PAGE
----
Print full CSS inline – Enable if you would like to print the merged CSS into the footer, instead of a seperated CSS file. It is a really rare situation, usually you don’t need it. Please note that this is a special feature only for special cases. If WordPress can write files on the server you shouldn’t use this option, even if page speed scores are better, because with this you will prevent the browser to cache the CSS. and it will be downloaded each time when the visitor is navigating on your site. You should use this function only if WordPress can’t write files and you would like to cache everything with Memcached!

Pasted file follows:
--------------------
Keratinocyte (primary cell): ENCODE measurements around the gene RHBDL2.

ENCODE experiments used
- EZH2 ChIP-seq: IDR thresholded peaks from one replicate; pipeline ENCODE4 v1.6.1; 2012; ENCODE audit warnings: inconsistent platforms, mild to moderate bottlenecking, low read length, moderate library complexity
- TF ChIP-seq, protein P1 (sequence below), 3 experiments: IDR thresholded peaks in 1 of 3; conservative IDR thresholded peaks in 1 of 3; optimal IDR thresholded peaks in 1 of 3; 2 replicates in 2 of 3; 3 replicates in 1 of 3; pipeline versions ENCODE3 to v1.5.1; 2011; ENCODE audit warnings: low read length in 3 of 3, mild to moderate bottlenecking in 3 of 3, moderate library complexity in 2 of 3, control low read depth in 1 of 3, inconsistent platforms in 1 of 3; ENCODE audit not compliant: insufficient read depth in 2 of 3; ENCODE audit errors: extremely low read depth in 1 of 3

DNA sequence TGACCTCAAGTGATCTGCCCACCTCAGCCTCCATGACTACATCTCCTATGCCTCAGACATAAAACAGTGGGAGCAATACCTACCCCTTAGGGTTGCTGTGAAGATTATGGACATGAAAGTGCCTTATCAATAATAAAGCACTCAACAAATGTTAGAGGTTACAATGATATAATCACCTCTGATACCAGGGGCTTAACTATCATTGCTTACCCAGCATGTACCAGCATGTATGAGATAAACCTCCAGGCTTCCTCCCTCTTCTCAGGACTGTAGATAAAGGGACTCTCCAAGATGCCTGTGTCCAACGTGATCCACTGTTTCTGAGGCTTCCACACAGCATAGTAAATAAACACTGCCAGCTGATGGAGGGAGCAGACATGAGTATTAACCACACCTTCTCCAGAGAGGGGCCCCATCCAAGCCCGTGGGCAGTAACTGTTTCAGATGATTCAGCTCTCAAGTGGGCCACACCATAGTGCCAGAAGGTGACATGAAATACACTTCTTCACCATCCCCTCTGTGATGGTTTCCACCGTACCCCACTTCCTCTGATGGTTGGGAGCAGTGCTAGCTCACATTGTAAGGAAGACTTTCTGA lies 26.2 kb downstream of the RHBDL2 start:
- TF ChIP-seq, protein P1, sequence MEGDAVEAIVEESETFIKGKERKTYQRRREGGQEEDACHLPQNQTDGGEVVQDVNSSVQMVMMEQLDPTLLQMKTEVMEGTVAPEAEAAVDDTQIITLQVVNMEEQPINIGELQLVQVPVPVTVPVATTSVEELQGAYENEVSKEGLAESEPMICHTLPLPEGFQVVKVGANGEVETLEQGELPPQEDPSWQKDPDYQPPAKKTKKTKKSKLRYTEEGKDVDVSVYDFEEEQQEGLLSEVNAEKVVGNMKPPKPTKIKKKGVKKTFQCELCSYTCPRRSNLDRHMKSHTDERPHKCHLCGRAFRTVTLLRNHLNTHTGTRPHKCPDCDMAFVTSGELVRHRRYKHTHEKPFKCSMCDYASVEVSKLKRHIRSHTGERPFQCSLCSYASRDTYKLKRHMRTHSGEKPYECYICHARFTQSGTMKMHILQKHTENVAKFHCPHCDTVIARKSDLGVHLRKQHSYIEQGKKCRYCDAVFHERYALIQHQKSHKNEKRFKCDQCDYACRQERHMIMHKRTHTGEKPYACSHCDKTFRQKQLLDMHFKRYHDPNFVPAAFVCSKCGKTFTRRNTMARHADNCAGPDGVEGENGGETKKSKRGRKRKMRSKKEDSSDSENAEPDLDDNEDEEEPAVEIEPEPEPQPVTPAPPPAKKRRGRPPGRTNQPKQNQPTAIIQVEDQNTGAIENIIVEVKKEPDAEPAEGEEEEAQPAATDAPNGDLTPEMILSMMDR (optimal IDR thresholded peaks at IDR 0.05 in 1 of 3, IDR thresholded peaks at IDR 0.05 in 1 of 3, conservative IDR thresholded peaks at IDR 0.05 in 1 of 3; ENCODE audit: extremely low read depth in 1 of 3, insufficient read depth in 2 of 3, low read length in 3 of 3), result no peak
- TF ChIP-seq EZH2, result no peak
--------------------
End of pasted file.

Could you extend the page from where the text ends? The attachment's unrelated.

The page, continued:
Separate Styles – If you enable this option the plugin will save merged CSS files for pages separately. The average size of a cached page should be about 200-400Kb. That means if you have 1.000 pages the normal cache size will be about 200-400 Mb. This feature may prevent unwanted large growing cache size if there is a dynamic part in JS or CSS.

Minify CSS – Remove unnecessary whitespaces, shorten color codes and font weights. You have 3 options, eg, Don’t Minify, Basic and Full (Full is available only in Pro version). Minifying a CSS file makes it smaller to download and parse which increases download performance.If you are both merge Styles and minifying, the minifying can be more effective. When minifying multiple small files separately, you cannot minify variable names that are shared between the different files – they must retain their original names. But, if you combine all the Styles files and then minify, you can minify all symbols that are shared among the different Styles files (as long as they aren’t shared externally).